Data preparation often requires a considerable investment of time and effort that can span months.  Obtaining data and developing interfaces to legacy systems and other sources requires planning and sufficient time to develop and test queries. Early implementation provides a safe environment for exploring data nuances and figuring out what works best.


Appropriate Cohort Segmentation

Loans and revolving credits are segmented into risk-related cohorts for credit loss forecasting purposes.  Clients frequently ask whether existing segments should be revisited or revised in a CECL implementation. The answer, like most, depends on many factors. However, when new segmentation is called for, it takes time to analyze the effect of risk factors on losses and to devise the new segmentation strategy. That work would ideally begin well in advance of formal CECL adoption, along with testing methodologies for each segment.


Early Operational and Internal Control Insights

Capturing the real-time data necessary to book lifetime losses at origination will pose new and daunting challenges. Traditional ALLL processes historically enabled banks to largely ignore originations occurring near the end of an accounting period. CECL changes all this by requiring day-one losses to be booked upon origination, thus potentially taxing data collection processes that likely will need to be streamlined in order to gather the data necessary to produce loss forecasts in time for the accounting close.

In addition to overcoming the obvious operational obstacles associated with this degree of data processing, early implementation gives banks an advance opportunity to assess the internal controls issues that will inevitably arise. Datasets and models that previously were not subject to SOX and financial reporting control testing may need to be reviewed in a new light. Controls around the databases and models supporting the life-of-loan calculation will almost certainly need to be enhanced to meet financial reporting expectations. Figuring out how to address all this in the relative safety of an early-implementation simulator is preferable to learning it on the fly.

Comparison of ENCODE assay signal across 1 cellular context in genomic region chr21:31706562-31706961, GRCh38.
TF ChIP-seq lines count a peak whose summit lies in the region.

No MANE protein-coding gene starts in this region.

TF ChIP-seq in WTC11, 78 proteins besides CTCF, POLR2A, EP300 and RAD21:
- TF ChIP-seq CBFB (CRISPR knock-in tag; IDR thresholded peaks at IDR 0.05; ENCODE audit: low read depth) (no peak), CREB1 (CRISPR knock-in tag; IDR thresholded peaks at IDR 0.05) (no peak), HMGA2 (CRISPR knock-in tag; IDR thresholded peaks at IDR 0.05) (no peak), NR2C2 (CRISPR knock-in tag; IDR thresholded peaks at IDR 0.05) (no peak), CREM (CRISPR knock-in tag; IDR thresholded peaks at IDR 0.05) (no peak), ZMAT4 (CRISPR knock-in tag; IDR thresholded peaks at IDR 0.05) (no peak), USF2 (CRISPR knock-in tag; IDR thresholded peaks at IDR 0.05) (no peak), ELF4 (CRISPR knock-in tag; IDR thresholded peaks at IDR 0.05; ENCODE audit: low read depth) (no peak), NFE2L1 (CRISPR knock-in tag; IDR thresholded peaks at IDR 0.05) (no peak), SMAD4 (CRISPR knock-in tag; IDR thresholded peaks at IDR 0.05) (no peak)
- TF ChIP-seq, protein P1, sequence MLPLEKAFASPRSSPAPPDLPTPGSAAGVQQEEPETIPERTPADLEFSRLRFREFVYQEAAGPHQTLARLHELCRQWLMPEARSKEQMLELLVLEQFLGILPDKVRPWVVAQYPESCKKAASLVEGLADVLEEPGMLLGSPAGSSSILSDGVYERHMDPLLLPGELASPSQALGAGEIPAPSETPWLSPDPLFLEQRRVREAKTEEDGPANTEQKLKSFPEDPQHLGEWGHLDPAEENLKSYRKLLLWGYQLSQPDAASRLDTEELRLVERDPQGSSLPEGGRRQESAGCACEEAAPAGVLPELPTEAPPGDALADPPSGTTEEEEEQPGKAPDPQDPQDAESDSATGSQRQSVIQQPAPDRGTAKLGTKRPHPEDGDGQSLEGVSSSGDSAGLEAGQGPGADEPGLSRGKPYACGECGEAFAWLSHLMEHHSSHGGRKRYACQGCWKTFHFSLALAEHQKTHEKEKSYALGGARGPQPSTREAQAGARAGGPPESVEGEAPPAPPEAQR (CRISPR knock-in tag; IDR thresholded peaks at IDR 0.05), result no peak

Capital and Strategic Planning Benefits

Because CECL is generally expected to increase loan loss reserves, the effect on bank capital should be understood as soon as possible. Banks will want to understand the potential impact of CECL on capital to inform discussions with the board, auditors, regulators, and shareholders and to factor into capital planning in advance of formal adoption.

It is particularly important for banks that are active in mergers and acquisitions to understand the implications of CECL on earnings. This will inform efforts currently underway or planned for the next couple of years. Early CECL implementation also provides the ability to begin making lending and origination decisions informed by CECL.

Compared with the relatively complex decisions surrounding whether to pursue early CECL adoption, deciding whether to implement a CECL solution early is straightforward. Regardless of whether a bank opts for early adoption, early implementation promises a range of benefits that will support optimal risk management decisions going forward, regardless of when CECL is ultimately adopted.